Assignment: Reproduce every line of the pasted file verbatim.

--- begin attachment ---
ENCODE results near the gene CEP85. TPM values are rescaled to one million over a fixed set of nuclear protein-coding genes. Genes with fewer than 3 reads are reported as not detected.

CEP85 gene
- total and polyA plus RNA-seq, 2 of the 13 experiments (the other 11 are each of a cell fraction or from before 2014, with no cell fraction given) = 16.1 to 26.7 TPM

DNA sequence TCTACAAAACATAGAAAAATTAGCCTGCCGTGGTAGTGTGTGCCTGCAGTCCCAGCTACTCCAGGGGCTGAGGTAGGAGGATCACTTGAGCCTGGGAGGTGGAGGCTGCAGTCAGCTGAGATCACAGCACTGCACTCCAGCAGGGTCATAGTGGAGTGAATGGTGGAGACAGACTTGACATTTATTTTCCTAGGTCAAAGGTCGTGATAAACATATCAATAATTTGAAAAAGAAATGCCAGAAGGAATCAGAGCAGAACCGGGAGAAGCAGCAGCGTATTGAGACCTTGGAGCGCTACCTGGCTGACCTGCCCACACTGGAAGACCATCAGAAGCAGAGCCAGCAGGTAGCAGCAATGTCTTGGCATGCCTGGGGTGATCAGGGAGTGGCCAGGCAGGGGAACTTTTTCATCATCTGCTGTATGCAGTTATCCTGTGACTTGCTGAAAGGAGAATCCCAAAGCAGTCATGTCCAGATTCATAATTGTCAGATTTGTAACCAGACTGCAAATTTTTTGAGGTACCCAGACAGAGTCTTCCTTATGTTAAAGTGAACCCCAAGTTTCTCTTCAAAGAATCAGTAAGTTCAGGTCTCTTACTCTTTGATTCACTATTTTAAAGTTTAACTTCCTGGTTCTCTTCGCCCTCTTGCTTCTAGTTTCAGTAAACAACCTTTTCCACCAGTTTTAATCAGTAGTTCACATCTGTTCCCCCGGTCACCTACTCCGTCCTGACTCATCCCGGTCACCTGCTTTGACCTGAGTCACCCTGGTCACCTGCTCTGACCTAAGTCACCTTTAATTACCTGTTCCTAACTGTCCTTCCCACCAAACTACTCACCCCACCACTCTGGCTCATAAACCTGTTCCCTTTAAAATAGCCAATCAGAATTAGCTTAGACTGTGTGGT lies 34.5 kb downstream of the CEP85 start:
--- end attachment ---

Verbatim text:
ENCODE results near the gene CEP85. TPM values are rescaled to one million over a fixed set of nuclear protein-coding genes. Genes with fewer than 3 reads are reported as not detected.

CEP85 gene
- total and polyA plus RNA-seq, 2 of the 13 experiments (the other 11 are each of a cell fraction or from before 2014, with no cell fraction given) = 16.1 to 26.7 TPM

DNA sequence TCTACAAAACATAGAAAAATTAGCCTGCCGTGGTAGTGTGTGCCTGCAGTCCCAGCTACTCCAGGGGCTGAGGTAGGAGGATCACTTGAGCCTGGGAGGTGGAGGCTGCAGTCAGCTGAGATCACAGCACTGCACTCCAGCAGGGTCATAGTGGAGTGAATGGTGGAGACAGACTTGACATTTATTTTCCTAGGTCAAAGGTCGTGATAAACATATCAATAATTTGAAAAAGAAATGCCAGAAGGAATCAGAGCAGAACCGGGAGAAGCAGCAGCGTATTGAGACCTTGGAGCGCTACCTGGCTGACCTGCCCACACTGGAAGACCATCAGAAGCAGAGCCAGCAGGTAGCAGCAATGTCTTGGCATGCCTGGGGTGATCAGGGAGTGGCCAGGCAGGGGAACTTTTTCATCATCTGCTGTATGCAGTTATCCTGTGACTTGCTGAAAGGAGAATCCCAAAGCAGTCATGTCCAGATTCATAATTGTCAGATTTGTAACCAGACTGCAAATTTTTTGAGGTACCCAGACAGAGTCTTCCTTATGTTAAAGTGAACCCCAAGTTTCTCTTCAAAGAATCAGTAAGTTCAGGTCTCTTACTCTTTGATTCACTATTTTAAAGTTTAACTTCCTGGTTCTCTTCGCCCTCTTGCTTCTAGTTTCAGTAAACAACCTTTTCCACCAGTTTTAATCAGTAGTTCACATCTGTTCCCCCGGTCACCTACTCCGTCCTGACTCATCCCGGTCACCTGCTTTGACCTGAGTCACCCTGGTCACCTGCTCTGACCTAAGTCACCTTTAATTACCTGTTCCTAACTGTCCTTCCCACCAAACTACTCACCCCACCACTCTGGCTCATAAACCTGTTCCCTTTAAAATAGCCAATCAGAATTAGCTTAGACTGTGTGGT lies 34.5 kb downstream of the CEP85 start: